Mainstream media outlets (ABC, Seattle P.I.) are reporting today on a group in South Dakota pushing for a ballot referendum that would strip South Dakota judges of their immunity from suit for actions taken in their capacity as judges.
The group, South Dakota Judicial Accountability, says little about itself on its website and does not disclose its backers apart from Bill Stegmeier, the small business owner who founded the organization. The group's website decries "judicial activism" but does not specify the particular harms they hope to remedy by means of their "Judicial Accountability Initiative Law".
The J.A.I.L. Amendment, among other things, would amend the South Dakota Constitution to create a "Special Grand Jury" to judge both "issues of law and fact" in complaints against South Dakota judges. The Special Grand Jury would have the power to remove judges from office and to refer judges for criminal prosection.
The J.A.I.L. Amendment purports to strip all South Dakota judges of any claim to immunity for civil suits brought against them (see paragraph 2, "no immunity shall extend to any judge of this state") but a later provision (see paragraph 15) purports to empower the Special Grand Jury to determine, "whether or not immunity shall apply as a defense to any civil action that may thereafter be pursued against the judge."
Importantly, the J.A.I.L. Amendment suggests that South Dakota judges would have both civil and criminal liability for the "deliberate disregard of material facts" as well as "blocking a lawful conclusion of a case." Presumably, any judicial decision (granting or denying a motion for summary judgment, for example) might qualify.
While the motives of this citizens' group may have the sympathies of some who read this column, the J.A.I.L. Amendment is one of the worst reform ideas ever.
Setting aside the procedural problems with the J.A.I.L. Amendment (which are legion) the concept of judicial immunity is fundamental to judicial independence which, in turn, is indispensible to an effective judiciary.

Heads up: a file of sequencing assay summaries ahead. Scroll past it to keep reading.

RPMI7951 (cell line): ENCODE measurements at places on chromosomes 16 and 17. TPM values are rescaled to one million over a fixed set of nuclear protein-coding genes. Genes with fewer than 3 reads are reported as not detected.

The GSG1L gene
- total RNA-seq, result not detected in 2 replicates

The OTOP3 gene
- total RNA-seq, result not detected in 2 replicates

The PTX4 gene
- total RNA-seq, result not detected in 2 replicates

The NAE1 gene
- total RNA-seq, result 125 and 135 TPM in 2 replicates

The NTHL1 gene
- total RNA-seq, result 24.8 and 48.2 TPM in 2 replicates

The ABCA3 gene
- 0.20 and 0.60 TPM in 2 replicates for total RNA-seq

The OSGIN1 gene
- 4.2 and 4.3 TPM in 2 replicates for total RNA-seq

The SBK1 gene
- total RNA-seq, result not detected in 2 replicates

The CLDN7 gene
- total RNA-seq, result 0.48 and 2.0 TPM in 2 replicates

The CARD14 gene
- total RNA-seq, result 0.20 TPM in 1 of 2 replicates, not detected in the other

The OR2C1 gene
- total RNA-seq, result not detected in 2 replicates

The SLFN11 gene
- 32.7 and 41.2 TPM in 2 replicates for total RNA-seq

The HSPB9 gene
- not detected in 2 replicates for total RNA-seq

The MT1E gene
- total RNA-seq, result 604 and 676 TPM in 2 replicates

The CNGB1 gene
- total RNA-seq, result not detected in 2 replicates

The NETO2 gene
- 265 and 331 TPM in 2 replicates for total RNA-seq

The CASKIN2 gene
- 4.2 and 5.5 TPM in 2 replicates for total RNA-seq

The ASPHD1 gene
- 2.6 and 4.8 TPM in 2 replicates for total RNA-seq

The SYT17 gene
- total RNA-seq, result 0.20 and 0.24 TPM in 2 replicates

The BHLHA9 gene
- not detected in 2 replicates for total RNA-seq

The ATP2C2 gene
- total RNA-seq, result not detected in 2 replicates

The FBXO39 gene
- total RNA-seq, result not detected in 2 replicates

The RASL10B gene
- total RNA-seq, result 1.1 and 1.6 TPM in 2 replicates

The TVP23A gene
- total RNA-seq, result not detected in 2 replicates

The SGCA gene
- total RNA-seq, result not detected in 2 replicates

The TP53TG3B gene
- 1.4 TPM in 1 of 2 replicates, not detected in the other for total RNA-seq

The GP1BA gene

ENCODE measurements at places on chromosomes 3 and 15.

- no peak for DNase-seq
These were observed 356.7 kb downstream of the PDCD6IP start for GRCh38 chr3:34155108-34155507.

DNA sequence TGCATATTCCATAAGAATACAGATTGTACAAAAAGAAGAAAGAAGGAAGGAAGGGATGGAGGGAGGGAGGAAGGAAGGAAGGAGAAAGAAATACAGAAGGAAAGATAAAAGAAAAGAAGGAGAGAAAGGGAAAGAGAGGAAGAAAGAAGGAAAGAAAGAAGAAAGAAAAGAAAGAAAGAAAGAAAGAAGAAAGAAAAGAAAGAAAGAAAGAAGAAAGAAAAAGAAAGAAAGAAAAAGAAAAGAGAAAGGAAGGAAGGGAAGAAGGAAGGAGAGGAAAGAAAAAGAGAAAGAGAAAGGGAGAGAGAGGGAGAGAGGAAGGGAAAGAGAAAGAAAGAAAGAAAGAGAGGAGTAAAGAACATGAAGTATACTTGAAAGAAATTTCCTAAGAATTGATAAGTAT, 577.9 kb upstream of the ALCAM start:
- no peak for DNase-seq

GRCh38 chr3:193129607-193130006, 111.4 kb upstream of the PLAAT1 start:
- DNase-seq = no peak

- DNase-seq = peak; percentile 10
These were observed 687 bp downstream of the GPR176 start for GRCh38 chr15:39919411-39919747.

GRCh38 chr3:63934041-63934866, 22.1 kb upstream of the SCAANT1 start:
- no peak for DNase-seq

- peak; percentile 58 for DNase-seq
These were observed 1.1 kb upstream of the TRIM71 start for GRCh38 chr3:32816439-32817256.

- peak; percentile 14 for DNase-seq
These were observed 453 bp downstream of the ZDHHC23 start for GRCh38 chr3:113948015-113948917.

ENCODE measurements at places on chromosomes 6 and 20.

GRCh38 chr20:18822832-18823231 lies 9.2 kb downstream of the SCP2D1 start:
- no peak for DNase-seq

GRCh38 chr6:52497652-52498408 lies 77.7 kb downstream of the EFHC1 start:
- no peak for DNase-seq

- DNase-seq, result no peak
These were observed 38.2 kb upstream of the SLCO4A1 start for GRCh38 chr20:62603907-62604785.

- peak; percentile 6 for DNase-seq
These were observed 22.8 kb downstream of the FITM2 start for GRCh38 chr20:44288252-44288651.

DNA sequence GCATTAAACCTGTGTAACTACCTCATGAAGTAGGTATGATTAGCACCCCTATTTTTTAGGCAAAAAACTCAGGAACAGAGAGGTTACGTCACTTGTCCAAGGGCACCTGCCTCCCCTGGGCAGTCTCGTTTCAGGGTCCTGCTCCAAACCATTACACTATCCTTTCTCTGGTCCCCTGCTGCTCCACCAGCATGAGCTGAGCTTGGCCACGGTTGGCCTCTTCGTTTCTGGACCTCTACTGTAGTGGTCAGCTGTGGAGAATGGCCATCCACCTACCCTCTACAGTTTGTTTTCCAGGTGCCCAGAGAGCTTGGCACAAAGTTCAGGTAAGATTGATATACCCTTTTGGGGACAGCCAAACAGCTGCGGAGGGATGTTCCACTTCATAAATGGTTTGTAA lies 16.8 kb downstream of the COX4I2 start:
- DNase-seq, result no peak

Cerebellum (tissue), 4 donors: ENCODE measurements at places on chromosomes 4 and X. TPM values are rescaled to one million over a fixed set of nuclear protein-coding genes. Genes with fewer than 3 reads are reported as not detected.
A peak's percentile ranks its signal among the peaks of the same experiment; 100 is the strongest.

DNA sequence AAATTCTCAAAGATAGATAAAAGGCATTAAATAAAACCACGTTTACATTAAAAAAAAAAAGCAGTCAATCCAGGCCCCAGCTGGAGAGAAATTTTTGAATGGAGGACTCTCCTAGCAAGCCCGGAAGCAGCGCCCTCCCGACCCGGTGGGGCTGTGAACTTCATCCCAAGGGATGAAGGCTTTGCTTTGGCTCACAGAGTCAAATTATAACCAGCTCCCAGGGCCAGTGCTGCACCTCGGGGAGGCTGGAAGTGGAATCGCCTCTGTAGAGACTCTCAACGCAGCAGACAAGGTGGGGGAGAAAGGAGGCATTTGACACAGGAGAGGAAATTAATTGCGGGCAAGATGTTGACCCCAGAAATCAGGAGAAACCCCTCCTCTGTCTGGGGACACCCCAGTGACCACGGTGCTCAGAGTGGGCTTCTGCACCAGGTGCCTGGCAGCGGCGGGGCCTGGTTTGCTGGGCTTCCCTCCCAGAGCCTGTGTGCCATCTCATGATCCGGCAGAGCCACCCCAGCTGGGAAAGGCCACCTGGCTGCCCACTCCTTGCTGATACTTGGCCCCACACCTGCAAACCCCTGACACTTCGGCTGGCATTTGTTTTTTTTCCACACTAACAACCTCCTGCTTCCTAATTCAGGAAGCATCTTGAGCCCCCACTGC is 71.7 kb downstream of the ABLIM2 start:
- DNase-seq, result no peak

If any litigant could sue the judge presiding in his case for the "deliberate disregard of material facts" (J.A.I.L. Amendment, paragraph 2) then every litigant in every case would sue the presiding judge as soon as the judge denied the litigant's summary judgment motion.
If judges were personally liable for errors of law (note that the J.A.I.L. Amendment purports to prohibit the state treasury for paying the attorneys' fees of judges who must defend themselves) then no individual could ever afford to be a judge. Every case decided by a judge would carry with it the potential for the judge to become a defendant in a civil suit brought by the losing party.
The appellate courts, for better and worse, must be the sole recourse of litigants to hold judges accountable to the law in routine matters. (I exclude those rare and notorious cases of judicial misconduct that bring into play judicial misconduct comissions (on the state level) and impeachment for federal judges).
If the appellate courts are ineffective, the only remedy must be to improve them. If trial judges are ineffective, reformers should look at ways to elevate better judges. If South Dakota determines to create an independent body to judge the judges, the outcome will be endless litigation -- not the end of excessive litigation.